Background to Coppicing - a brief history
by Edward Mills FICFor
Director, Cumbria Woodlands
revised version contributed 2006
Coppicing has been traced back to Neolithic times by archaeologists who have excavated wooden tracks over boggy ground made entirely of coppiced material. There are also written records, going back to at least 1251, which describe the value and type of material cut for woods in East Anglia. Coppicing can provide a constant supply of material for a wide variety of uses. The material is of a size which is easily handled. This was very important before machinery was developed for cutting and transporting large timber, when anything more than 20 miles from a large river could only be used locally. Through the 18th and 19th centuries, coppiced woodlands provided industrial charcoal for the smelting of iron and bark from which tanning liquors were prepared. However, by the mid-twentieth century coppicing was in rapid decline and many coppice woods were replanted with conifers, or simply neglected.
Coppicing occurs when a tree is felled and sprouts arise from the cut stump (known as a stool). This process can be carried out over and over again and is sustainable over several hundred years at least, the stool getting ever larger in diameter. The shoots arise from dormant buds on the side of the stool or from adventitious buds developing in the cambial layer below the bark. Root buds can produce coppice shoots when close to the stump, especially in birch and hazel. The development of the buds is initiated by a change in plant hormone levels following removal of the crown or stem.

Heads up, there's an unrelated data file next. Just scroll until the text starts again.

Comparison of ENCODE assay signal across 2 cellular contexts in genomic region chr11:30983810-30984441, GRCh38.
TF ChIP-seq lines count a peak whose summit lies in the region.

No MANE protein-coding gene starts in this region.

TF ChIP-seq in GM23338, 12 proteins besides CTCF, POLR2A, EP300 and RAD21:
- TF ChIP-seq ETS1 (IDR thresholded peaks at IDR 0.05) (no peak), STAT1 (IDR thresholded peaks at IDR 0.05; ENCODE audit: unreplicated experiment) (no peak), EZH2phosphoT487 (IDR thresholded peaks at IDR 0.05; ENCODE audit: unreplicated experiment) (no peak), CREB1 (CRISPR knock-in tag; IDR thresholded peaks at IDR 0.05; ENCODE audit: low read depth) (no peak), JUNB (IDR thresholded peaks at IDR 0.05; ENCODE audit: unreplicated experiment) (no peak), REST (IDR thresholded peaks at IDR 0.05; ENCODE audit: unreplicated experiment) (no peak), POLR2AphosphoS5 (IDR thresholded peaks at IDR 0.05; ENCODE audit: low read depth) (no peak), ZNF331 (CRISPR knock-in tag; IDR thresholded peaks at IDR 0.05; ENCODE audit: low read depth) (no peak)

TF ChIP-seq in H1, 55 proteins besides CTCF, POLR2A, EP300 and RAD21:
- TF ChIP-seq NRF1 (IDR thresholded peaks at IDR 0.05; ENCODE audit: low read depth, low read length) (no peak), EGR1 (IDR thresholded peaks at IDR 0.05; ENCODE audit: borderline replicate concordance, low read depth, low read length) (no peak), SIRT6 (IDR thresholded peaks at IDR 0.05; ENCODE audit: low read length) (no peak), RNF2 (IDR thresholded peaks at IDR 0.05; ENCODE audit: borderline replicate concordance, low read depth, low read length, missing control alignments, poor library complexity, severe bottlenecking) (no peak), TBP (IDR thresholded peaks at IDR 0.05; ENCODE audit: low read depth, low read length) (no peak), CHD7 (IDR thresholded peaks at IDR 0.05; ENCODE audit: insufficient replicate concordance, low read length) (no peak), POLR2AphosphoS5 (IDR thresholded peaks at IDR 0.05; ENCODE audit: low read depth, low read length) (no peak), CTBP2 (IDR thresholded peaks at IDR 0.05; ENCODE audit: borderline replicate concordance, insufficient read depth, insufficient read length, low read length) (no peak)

Species and growth
All broadleaves coppice but some are stronger than others. The strongest are ash, hazel, oak, sweet chestnut and lime whilst the weakest include beech, wild cherry and poplar. Most conifers do not coppice, one exception being yew. The number of shoots per stool depends on the species, its age and size. A large number emerge in the first year - up to 150 in some cases, but these quickly die off in following years as self-thinning takes place. By mid rotation 5-15 are left. The final number depends on the rotation length and species. Sweet chestnut coppice cut in its 16th year has about 5,000 stems/ha. Oak, hazel and lime commonly grow a metre in their first year; ash and willow can grow much more and in the second year growth is generally greater. From the third year, growth slows dramatically.
Depends on the rotation length, site and species. Indicative yields are as follows :-
Oak 2-4 tonnes per hectare per year over a 30 year rotation
Sweet chestnut up to 10 tonnes/ha/yr over a 15 yr rotation
Mixed species 3-5 tonnes/ha/yr, or 45-75 tonnes at year 15 and 90-115 tonnes at year 30
Hazel 25 tonnes/ha at year 10 of a rotation
Oak and ash usually grown on a 25-35 year rotation:- 200-500 stems/ha
Sweet chestnut usually grown on a 15 year rotation:- 8000-1000 stems/ha
Hazel usually grown on a 7-10 year rotation:- 1500-2000 stems/ha
Usually established on a new site as per a normal plantation and then cut back at year 3 or 4 to begin growing a new crop.
Organisation and Systems of Working